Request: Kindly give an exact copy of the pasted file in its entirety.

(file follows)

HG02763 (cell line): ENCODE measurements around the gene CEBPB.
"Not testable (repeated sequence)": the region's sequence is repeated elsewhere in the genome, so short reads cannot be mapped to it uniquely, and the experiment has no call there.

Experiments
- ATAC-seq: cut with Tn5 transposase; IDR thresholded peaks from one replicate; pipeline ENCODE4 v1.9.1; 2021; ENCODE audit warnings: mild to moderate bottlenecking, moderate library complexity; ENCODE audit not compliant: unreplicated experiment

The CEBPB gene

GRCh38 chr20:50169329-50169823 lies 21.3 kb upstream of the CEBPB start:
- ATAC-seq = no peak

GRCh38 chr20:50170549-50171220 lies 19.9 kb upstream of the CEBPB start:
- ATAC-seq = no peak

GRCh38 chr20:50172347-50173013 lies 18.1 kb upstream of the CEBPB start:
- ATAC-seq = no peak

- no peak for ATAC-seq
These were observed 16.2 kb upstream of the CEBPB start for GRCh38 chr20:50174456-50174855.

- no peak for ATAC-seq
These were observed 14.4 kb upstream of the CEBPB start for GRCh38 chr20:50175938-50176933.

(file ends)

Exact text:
HG02763 (cell line): ENCODE measurements around the gene CEBPB.
"Not testable (repeated sequence)": the region's sequence is repeated elsewhere in the genome, so short reads cannot be mapped to it uniquely, and the experiment has no call there.

Experiments
- ATAC-seq: cut with Tn5 transposase; IDR thresholded peaks from one replicate; pipeline ENCODE4 v1.9.1; 2021; ENCODE audit warnings: mild to moderate bottlenecking, moderate library complexity; ENCODE audit not compliant: unreplicated experiment

The CEBPB gene

GRCh38 chr20:50169329-50169823 lies 21.3 kb upstream of the CEBPB start:
- ATAC-seq = no peak

GRCh38 chr20:50170549-50171220 lies 19.9 kb upstream of the CEBPB start:
- ATAC-seq = no peak

GRCh38 chr20:50172347-50173013 lies 18.1 kb upstream of the CEBPB start:
- ATAC-seq = no peak

- no peak for ATAC-seq
These were observed 16.2 kb upstream of the CEBPB start for GRCh38 chr20:50174456-50174855.

- no peak for ATAC-seq
These were observed 14.4 kb upstream of the CEBPB start for GRCh38 chr20:50175938-50176933.